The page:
It is often claimed that Brexit will bring down the price of farmland and make life easier for new entrants. However, according to Strutt & Parker, lifestyle buyers and tax-savvy investors are about to overtake farmers as the primary buyers of agricultural land. This conclusion is based on an analysis of every public sale of over 100 acres since 1996.
Farmers bought 68 per cent of the holdings for sale in 1998 but they bought over 51 per cent of those sold in the first six months of this year. Private investors have increased from 4 per cent of buyers in 1998 to 20 per cent this year. Lifestyle buyers have stayed largely constant at 25 per cent of sales [most of these sales in England are within reasonable travelling distance of London]. Overseas and institutional investors fluctuated around 4 per cent combined.
Stamp duty is capped at 5 per cent when a country house comes with land, otherwise a mansion is liable for up to 12 per cent. Agricultural land is also exempt from inheritance tax.
Sir James Dyson, who bought 33,000 acres (of admittedly good quality land) in Lincolnshire, Oxfordshire and Gloucestershire, is believed to have paid £15,000 an acre in 2013. Average prices peaked at £10,100 in acre in 2015 and, because of many years of poor prices and Brexit uncertainties, have dropped to around £9,600 an acre.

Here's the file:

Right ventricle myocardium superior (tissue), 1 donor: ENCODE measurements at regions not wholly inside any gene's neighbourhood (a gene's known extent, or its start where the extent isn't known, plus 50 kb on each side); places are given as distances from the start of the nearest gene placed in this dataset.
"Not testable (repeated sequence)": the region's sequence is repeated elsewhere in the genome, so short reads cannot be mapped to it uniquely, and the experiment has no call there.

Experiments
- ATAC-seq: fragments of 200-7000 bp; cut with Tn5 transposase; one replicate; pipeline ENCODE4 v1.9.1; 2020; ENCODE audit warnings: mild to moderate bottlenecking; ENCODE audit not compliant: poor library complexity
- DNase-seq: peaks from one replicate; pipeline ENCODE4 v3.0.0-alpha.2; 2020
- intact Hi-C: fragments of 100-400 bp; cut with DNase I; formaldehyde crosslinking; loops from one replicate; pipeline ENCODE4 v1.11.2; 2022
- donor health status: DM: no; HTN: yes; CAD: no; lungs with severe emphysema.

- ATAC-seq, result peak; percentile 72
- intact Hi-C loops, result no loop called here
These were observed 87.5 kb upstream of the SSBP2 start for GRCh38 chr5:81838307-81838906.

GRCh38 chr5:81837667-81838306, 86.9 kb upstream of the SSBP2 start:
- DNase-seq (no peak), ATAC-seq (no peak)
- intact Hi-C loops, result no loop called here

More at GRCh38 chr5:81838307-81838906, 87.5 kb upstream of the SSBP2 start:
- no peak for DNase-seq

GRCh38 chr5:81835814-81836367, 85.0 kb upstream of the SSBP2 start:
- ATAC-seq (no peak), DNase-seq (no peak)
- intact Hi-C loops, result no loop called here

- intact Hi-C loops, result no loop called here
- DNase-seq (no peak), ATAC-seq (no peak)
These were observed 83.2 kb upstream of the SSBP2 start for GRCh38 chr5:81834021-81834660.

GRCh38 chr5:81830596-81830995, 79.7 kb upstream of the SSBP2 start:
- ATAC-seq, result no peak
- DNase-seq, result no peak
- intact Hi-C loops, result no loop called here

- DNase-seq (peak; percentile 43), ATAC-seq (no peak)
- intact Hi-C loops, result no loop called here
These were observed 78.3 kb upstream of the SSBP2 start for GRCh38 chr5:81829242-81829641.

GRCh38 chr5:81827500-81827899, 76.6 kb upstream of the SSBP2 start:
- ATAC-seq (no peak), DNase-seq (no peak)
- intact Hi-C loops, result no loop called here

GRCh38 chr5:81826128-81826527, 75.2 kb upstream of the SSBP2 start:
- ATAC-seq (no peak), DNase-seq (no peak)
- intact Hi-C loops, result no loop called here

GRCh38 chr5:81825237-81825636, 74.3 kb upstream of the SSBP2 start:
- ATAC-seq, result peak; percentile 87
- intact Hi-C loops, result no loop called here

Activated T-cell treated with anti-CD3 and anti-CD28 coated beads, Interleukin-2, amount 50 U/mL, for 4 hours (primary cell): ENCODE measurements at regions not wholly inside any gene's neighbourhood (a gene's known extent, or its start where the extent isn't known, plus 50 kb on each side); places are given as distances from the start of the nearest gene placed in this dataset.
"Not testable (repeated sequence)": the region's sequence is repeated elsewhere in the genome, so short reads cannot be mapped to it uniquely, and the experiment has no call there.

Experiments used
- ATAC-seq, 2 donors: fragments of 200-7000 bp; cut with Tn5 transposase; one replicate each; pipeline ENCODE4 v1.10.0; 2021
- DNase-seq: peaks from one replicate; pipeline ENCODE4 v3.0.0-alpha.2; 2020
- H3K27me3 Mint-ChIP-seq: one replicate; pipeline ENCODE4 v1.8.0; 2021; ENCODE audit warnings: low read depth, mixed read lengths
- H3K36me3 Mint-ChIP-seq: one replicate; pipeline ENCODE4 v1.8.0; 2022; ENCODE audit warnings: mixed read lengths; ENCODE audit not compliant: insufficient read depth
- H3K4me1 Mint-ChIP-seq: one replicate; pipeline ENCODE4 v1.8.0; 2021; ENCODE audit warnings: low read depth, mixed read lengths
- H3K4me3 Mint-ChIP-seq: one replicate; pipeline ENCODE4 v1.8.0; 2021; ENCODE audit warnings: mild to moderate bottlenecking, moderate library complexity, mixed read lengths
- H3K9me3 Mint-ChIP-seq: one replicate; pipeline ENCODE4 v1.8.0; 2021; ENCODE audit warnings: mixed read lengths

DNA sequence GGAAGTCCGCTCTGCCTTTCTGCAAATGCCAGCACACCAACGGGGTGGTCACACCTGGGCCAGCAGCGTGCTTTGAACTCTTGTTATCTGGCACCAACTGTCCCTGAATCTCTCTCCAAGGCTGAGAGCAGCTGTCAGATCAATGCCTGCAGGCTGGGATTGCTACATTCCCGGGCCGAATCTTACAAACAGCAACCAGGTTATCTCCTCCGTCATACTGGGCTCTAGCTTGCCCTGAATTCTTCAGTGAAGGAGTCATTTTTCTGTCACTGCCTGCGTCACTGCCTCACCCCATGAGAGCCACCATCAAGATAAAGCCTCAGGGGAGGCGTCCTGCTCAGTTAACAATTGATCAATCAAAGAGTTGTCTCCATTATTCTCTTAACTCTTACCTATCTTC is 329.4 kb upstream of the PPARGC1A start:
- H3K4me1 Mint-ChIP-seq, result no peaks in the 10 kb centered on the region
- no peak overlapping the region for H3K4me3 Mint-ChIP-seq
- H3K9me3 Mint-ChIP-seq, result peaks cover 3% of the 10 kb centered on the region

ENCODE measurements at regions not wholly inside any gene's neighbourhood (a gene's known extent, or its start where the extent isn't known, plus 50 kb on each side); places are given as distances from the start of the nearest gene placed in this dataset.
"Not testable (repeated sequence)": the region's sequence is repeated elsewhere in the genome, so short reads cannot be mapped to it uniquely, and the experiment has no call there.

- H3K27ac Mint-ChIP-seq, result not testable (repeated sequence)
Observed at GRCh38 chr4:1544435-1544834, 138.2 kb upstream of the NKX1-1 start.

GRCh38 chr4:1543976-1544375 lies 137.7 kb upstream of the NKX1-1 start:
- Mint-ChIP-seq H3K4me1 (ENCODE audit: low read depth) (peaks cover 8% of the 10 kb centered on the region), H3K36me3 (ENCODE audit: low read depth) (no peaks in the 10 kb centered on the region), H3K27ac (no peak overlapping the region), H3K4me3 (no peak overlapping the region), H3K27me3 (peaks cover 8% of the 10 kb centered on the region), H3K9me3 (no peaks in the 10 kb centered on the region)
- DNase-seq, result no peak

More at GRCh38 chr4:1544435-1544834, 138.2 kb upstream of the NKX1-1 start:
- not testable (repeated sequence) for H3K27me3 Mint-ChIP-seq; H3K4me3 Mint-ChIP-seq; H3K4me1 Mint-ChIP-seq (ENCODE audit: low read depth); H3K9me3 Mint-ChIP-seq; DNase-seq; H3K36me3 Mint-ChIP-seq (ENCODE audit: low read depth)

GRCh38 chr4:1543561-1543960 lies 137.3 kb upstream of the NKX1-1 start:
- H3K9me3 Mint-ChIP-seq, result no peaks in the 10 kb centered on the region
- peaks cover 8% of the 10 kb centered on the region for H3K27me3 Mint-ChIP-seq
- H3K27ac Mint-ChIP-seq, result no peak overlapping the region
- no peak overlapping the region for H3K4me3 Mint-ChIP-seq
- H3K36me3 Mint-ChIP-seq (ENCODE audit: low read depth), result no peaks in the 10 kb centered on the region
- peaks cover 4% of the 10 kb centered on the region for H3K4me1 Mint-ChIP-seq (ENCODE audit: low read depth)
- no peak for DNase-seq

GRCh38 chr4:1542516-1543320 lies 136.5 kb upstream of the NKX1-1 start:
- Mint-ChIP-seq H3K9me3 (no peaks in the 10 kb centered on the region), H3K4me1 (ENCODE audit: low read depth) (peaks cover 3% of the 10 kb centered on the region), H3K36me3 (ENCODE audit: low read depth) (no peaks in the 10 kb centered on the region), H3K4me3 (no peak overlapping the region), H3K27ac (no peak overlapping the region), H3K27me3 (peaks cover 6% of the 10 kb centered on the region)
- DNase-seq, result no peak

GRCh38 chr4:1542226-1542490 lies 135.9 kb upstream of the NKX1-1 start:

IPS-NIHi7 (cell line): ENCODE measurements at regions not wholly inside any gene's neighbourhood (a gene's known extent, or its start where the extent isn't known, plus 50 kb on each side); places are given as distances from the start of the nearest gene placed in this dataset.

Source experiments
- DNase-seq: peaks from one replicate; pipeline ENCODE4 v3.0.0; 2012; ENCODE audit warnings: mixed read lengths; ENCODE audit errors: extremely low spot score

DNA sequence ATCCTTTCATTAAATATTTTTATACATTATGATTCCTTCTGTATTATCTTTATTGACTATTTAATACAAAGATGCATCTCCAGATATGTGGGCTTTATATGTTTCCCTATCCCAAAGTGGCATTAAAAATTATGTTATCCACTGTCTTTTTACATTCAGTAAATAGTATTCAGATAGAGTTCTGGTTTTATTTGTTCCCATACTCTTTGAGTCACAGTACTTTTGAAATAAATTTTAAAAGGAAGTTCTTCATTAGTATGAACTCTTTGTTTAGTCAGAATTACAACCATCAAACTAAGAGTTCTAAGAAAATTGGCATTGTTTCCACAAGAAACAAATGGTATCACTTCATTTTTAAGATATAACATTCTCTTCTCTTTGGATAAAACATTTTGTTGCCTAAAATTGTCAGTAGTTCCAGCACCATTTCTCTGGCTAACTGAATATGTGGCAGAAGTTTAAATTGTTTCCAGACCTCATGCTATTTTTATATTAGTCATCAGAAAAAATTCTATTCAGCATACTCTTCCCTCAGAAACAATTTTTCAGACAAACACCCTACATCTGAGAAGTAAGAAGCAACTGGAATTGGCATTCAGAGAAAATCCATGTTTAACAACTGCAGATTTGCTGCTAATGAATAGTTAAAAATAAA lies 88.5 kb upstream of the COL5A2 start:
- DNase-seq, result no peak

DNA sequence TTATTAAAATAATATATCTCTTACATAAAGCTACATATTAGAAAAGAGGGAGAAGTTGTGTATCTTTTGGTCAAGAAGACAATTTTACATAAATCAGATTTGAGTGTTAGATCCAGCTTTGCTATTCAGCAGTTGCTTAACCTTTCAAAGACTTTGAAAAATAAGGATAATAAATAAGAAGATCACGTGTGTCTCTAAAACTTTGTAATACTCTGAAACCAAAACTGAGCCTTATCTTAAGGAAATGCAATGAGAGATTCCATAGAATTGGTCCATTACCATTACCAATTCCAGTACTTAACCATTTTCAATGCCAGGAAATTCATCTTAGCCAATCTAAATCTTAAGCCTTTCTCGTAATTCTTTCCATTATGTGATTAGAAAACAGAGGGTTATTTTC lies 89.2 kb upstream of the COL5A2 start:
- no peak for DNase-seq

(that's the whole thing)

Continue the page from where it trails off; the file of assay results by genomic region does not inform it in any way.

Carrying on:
James Beedell, head of research at Strutt & Parker, said that investors have turned to farmland after the 2008 financial crisis because they wanted something safe. 'Lifestyle buyers and investors set prices because what they are prepared to pay for land isn't necessarily related to the profit it can produce.'
If there is a fall in land prices in Brexit, it could lead to greater consolidation as those with capital or access to it buy up smaller farms. Some think that would lead to productivity gains, others that it would have an adverse effect on rural communities and landscapes.